Downsized: What to Make of the Updated Neighborhood Integrity Initiative

News came out today that the folks behind the Neighborhood Integrity Initiative have retracted their initial submission, due to go on the November ballot, and are planning to put a new, condensed version of the initiative up for a vote in March 2017.

The original initiative was an embarrassment, something I described with no reservations as the Donald Trump of ballot initiatives. It was misleading, disingenuous, and would have accomplished the opposite of most of the goals it claimed to support. This new one is much condensed, and it's... well... hmm. It's still not good... but it's on the right track.

Here's a quick summary of what's changed, what's the same, and how I think city leaders and pro-housing, pro-inclusion advocates should respond.

What's Different

The most important change to the initiative is that they removed many of the restrictions on how communities could be planned in the future. This was the most dishonest part of the initiative, and it made clear that the goal was never to make City Council "follow the law" or "preserve affordability," but rather to freeze Los Angeles in time—to the detriment of affordability, sustainability, walkability, and all those other great "-abilities."

Now, gone is the language that prohibited any changes in the size (bigger or smaller) of "islands of density" within the city, and the requirement that all neighborhoods within 1/2-mile of rail be zoned the same, and that all parcels within 1/4-mile of any other parcel match the prevailing scale, intensity, and height of existing development. In other words, all the stuff that said neighborhoods could never, ever change.

That's great news, and a smart decision on the part of the initiative's backers, because it was completely indefensible.

What's the Same

Other than that, most everything in the initiative is the same.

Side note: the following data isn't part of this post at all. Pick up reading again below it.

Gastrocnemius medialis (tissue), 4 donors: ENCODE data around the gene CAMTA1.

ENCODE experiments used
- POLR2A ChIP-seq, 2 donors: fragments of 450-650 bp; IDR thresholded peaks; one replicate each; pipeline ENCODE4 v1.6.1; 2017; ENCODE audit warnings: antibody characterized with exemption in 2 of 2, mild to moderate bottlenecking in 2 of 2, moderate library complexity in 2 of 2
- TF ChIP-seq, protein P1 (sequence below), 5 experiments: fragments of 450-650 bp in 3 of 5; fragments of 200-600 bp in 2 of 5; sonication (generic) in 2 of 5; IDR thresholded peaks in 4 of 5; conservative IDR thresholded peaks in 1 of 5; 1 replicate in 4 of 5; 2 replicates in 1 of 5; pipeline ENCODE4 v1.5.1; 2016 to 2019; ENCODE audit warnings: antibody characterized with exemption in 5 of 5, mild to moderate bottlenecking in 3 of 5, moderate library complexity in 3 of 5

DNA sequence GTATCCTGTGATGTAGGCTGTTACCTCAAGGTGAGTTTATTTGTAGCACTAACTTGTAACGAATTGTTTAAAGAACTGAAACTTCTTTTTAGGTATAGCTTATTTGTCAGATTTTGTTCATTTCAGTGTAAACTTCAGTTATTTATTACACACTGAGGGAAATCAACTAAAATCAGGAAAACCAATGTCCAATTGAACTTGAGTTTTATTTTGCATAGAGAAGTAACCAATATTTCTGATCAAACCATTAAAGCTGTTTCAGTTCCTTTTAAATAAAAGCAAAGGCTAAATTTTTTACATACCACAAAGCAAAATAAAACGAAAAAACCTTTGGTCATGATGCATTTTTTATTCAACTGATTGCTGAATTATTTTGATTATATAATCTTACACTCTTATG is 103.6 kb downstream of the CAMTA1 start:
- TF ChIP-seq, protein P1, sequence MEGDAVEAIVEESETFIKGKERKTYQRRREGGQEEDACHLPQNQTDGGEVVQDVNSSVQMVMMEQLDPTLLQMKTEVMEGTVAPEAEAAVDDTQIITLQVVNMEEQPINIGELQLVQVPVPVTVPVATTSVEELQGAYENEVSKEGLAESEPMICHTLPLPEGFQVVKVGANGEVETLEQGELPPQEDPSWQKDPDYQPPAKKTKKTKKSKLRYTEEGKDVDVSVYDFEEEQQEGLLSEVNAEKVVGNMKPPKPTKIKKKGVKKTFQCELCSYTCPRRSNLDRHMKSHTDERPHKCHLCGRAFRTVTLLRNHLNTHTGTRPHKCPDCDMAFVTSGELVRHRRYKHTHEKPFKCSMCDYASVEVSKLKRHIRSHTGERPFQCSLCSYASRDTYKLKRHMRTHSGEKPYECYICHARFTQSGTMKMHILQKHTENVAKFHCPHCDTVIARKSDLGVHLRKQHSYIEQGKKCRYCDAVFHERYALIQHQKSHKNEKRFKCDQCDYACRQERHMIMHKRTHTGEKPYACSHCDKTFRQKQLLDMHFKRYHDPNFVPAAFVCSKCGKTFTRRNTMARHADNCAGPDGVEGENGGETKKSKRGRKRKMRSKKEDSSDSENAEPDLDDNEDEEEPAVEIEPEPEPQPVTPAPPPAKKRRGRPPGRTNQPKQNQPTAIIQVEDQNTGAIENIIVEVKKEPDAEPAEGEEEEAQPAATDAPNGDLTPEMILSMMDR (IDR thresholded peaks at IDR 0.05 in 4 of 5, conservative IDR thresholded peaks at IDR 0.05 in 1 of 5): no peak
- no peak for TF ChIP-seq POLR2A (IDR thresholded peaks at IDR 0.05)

The limitations on spot zoning have been retained, which in my view is fine. In the short or medium term we need a better solution than ad hoc interventions like spot zoning. Basically everyone agrees that something needs to change, and although this isn't a complete solution, it's a part of one.

They also kept the requirement that the general plan and community plans be reviewed and considered for amendment every 5 years, which is also good policy. It's something we really should have already been doing, but we've lacked the staff for a long time—particularly since the recession, when the Planning department's budget was decimated.

The initiative still has the requirement that environmental review be facilitated through the city. Currently developers can pay consultants to have this done, and the new law would make it so that the city either does the review themselves or, more likely, contracts with the consultant directly, in place of the developer doing so. Nominally this is to ensure transparency, but the consultants are still doing the work and the city has the final review in either case, so I don't really see the purpose or benefit of this. It seems guaranteed to delay the environmental review process and increase overall costs, but that's about it. It looks like poor policy that's motivated solely by a mistrust for government, and I think we can do a lot better.

Still true: When vacancy goes down, rent goes up.

The law also keeps the moratorium on any development that requests a general plan amendment, including projects that were approved before the passage of the law but granted a GP amendment. As the initiative's supporters would point out, this doesn't affect all development, but it would affect a lot of it, and it would put a serious freeze on a lot of development activity at a very inopportune time. The moratorium would last two years (or whenever the general plan and community plans were updated, if that happened sooner, which it wouldn't), and during that time there would be a lot of jobs lost and an almost guaranteed continuance of the city's record-low vacancy ratesand the rent increases that always accompany them.